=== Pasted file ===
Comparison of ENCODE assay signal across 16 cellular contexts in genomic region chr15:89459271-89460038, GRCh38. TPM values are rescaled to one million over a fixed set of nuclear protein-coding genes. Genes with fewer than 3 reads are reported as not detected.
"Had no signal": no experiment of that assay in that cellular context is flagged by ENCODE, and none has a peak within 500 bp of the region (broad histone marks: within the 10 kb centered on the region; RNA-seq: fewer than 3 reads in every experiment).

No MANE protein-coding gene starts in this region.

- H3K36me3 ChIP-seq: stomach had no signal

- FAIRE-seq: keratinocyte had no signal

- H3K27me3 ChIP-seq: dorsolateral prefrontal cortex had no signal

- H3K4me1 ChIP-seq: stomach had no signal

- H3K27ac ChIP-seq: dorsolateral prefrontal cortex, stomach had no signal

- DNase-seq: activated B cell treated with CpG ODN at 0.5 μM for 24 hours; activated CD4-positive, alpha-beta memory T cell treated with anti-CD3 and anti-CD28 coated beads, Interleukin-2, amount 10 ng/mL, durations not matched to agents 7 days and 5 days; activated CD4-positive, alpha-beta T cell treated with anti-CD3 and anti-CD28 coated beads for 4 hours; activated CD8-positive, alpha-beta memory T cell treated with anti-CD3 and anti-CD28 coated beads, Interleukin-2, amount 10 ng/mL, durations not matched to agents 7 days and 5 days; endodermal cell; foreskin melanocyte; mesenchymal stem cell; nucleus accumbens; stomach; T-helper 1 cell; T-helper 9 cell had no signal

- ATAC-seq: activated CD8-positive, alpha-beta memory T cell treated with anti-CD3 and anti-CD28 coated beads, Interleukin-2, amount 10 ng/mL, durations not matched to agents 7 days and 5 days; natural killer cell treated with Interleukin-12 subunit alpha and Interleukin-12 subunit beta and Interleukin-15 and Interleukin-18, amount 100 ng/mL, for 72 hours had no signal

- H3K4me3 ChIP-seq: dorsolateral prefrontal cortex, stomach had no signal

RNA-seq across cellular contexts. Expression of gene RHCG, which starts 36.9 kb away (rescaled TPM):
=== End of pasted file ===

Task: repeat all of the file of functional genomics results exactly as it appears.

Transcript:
Comparison of ENCODE assay signal across 16 cellular contexts in genomic region chr15:89459271-89460038, GRCh38. TPM values are rescaled to one million over a fixed set of nuclear protein-coding genes. Genes with fewer than 3 reads are reported as not detected.
"Had no signal": no experiment of that assay in that cellular context is flagged by ENCODE, and none has a peak within 500 bp of the region (broad histone marks: within the 10 kb centered on the region; RNA-seq: fewer than 3 reads in every experiment).

No MANE protein-coding gene starts in this region.

- H3K36me3 ChIP-seq: stomach had no signal

- FAIRE-seq: keratinocyte had no signal

- H3K27me3 ChIP-seq: dorsolateral prefrontal cortex had no signal

- H3K4me1 ChIP-seq: stomach had no signal

- H3K27ac ChIP-seq: dorsolateral prefrontal cortex, stomach had no signal

- DNase-seq: activated B cell treated with CpG ODN at 0.5 μM for 24 hours; activated CD4-positive, alpha-beta memory T cell treated with anti-CD3 and anti-CD28 coated beads, Interleukin-2, amount 10 ng/mL, durations not matched to agents 7 days and 5 days; activated CD4-positive, alpha-beta T cell treated with anti-CD3 and anti-CD28 coated beads for 4 hours; activated CD8-positive, alpha-beta memory T cell treated with anti-CD3 and anti-CD28 coated beads, Interleukin-2, amount 10 ng/mL, durations not matched to agents 7 days and 5 days; endodermal cell; foreskin melanocyte; mesenchymal stem cell; nucleus accumbens; stomach; T-helper 1 cell; T-helper 9 cell had no signal

- ATAC-seq: activated CD8-positive, alpha-beta memory T cell treated with anti-CD3 and anti-CD28 coated beads, Interleukin-2, amount 10 ng/mL, durations not matched to agents 7 days and 5 days; natural killer cell treated with Interleukin-12 subunit alpha and Interleukin-12 subunit beta and Interleukin-15 and Interleukin-18, amount 100 ng/mL, for 72 hours had no signal

- H3K4me3 ChIP-seq: dorsolateral prefrontal cortex, stomach had no signal

RNA-seq across cellular contexts. Expression of gene RHCG, which starts 36.9 kb away (rescaled TPM):